Interconnection issues are significant for both electricity and pipeline gas. There are a handful of critical interconnection barriers. For example, on the electricity side, the cost of initial interconnection studies has gone up significantly, creating a speculative investment burden on the early-stage project developers. Also, dairy and agricultural projects connect in rural areas, and the local substations were not built for electricity generating projects. Coordination across multiple projects needs to be addressed to amortize the capital investment costs.   

Fuel projects are constrained by the lack of long-term (10 plus year) contracts from entities as credit worthy as the utilities, such as government agencies and universities.

Debt providers. The old adage that banks will only lend money to those who don’t need it seems to be the case more than ever. The financial crisis has greatly reduced debt sourced from banks, critically important lenders.  We need to help develop programs to address this market problem. Some of the leading vendors have developed innovative programs but more help is important.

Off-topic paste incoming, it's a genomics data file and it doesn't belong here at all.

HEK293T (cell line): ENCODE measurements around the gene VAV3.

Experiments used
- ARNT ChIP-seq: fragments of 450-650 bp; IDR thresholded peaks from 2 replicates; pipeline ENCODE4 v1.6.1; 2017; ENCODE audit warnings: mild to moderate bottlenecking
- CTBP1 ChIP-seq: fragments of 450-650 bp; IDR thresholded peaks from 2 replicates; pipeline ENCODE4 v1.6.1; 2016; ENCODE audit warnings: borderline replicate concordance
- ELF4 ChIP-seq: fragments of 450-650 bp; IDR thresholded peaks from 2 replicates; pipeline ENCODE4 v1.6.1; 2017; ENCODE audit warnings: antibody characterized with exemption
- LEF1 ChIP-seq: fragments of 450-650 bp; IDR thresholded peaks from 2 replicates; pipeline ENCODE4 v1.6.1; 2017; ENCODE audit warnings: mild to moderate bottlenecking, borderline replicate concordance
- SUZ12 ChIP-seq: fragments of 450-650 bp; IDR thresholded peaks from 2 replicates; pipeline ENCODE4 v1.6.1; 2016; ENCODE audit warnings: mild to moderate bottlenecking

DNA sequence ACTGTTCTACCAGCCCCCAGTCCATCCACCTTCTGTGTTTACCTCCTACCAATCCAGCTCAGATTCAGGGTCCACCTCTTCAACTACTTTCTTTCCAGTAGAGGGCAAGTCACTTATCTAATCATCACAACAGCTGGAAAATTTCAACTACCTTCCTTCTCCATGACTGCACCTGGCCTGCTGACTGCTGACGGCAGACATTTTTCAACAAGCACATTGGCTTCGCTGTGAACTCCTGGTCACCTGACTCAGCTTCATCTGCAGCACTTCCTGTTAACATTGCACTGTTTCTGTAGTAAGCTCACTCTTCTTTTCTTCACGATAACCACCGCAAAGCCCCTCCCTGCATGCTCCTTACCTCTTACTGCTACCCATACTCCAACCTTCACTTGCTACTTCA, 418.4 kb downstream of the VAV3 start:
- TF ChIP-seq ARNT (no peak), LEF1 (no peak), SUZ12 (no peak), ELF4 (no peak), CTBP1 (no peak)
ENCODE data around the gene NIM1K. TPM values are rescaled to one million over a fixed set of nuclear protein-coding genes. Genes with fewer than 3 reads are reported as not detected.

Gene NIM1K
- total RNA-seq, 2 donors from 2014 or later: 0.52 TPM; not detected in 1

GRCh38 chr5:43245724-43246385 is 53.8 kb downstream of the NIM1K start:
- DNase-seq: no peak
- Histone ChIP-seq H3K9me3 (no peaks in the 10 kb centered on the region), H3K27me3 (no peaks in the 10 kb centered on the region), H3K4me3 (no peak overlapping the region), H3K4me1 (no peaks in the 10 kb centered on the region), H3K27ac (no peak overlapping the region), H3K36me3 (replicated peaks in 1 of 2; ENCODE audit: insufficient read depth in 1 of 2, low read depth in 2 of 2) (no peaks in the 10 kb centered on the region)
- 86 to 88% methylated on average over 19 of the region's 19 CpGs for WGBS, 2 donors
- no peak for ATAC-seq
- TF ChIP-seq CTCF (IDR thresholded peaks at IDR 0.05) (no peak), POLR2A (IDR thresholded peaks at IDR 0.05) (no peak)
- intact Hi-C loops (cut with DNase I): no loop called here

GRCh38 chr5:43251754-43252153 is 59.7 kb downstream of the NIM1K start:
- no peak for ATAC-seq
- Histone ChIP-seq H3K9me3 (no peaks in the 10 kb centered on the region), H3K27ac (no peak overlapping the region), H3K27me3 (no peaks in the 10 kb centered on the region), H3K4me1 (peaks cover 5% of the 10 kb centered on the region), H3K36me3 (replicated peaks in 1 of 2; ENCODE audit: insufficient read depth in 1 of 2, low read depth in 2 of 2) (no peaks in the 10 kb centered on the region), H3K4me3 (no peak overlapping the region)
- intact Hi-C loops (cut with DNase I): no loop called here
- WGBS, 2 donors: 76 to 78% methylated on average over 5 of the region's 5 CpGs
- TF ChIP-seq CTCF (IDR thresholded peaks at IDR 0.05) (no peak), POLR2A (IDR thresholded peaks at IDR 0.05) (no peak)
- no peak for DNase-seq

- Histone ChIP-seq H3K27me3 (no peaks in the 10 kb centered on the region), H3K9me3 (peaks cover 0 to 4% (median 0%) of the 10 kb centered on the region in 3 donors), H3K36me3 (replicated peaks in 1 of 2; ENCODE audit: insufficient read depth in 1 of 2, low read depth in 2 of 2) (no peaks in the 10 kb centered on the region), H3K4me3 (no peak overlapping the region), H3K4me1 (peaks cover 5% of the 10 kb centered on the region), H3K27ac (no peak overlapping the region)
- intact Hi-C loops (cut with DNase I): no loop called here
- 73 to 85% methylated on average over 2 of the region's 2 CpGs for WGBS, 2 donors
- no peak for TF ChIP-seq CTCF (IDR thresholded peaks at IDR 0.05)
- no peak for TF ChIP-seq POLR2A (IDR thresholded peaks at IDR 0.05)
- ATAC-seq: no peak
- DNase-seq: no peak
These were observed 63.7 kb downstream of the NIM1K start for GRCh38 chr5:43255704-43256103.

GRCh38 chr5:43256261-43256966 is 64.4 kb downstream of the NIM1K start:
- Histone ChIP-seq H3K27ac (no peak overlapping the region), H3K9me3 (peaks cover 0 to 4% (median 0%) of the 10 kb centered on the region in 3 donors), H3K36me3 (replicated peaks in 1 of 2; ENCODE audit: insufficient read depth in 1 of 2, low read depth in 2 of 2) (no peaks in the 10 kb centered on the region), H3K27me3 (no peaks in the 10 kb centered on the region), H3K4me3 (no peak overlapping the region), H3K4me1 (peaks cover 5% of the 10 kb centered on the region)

Q.4: Many people say that digesters in California will not work economically. How can a private company interested in investing in California make them work economically? Are there California-specific hurdles that make it difficult for the economics to work out? 

The economic issues I have addressed elsewhere. There are greater regulatory requirements in California than elsewhere. There have been significant strides in decreasing the paperwork yet more needs to be done. Further, providing initial financial support through Senate Bill (SB) 1122 and other initiatives will provide off-take agreements that can cover the high costs of the environmental regulations.

Q.5: What role do you see the co-digestion of manure, food waste, and other organics playing in the expansion of the biogas industry? 

We believe it can play an important role. However, it will take a handful of years to flesh out the regulatory issues, define good partners, and establish the needed contractual relationships. In addition, not all dairy projects will be able to co-digest manure and food waste because of limited capacity of adjacent lands to apply the effluent.

Q.6: What potential state or federal policies would best support the expansion of the biogas industry? 

The state is becoming increasingly engaged with biogas issues in California, and it can make a huge difference.  Various agencies have been learning about biogas for the past number of years and are developing the requisite expertise. In tandem, legislative initiatives are advancing significantly, which offer the promise to incubate this promising industry.